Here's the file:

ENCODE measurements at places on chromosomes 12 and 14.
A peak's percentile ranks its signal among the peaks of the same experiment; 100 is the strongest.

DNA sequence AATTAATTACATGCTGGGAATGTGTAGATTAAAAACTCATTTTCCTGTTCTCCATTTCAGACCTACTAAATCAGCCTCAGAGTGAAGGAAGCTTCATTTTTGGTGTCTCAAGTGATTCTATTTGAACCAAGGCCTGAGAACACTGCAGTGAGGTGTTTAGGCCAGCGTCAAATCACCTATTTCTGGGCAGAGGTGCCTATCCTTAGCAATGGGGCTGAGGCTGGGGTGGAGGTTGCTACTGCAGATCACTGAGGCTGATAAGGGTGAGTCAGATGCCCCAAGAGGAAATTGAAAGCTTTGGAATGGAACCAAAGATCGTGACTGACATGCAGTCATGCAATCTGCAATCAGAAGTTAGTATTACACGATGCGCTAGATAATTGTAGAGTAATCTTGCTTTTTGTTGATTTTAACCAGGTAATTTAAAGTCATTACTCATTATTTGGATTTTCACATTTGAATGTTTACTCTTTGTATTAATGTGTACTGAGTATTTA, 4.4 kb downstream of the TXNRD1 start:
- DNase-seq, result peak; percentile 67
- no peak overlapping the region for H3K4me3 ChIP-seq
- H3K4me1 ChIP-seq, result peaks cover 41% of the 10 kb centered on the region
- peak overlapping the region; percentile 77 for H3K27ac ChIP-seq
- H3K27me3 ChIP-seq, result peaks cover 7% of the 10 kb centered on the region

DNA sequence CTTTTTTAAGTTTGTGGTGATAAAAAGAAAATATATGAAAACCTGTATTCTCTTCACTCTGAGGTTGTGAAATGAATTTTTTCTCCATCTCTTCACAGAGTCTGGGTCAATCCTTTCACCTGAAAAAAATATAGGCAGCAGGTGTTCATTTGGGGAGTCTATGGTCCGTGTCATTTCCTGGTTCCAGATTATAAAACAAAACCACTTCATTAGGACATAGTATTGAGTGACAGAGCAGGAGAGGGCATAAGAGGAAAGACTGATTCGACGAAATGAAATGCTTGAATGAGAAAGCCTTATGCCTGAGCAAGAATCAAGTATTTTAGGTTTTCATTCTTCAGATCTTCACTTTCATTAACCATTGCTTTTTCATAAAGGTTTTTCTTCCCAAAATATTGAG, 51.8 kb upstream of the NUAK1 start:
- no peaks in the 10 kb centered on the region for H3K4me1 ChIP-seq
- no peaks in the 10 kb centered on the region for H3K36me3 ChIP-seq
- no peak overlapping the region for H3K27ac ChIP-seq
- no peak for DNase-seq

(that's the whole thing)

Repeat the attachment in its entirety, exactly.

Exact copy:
ENCODE measurements at places on chromosomes 12 and 14.
A peak's percentile ranks its signal among the peaks of the same experiment; 100 is the strongest.

DNA sequence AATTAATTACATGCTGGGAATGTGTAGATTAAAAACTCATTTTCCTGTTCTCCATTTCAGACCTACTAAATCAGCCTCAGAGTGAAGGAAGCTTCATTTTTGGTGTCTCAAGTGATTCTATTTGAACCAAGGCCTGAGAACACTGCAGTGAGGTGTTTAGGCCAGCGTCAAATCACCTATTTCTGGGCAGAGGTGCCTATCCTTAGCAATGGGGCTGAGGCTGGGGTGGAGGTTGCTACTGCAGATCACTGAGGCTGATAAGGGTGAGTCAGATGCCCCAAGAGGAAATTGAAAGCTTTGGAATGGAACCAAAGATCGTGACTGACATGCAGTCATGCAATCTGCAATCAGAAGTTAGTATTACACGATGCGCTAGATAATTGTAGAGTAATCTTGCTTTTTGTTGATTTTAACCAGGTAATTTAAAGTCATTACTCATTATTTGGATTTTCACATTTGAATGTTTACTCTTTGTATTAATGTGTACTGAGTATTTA, 4.4 kb downstream of the TXNRD1 start:
- DNase-seq, result peak; percentile 67
- no peak overlapping the region for H3K4me3 ChIP-seq
- H3K4me1 ChIP-seq, result peaks cover 41% of the 10 kb centered on the region
- peak overlapping the region; percentile 77 for H3K27ac ChIP-seq
- H3K27me3 ChIP-seq, result peaks cover 7% of the 10 kb centered on the region

DNA sequence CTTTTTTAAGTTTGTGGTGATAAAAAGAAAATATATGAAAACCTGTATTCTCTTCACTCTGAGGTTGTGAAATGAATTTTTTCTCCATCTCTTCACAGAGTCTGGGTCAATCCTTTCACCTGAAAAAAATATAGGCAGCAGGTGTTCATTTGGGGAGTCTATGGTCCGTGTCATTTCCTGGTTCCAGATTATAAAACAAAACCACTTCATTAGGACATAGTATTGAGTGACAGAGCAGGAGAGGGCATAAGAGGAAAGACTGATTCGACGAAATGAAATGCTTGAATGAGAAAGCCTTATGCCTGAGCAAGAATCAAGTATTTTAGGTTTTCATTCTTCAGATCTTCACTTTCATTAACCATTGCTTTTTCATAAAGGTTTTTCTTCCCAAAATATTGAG, 51.8 kb upstream of the NUAK1 start:
- no peaks in the 10 kb centered on the region for H3K4me1 ChIP-seq
- no peaks in the 10 kb centered on the region for H3K36me3 ChIP-seq
- no peak overlapping the region for H3K27ac ChIP-seq
- no peak for DNase-seq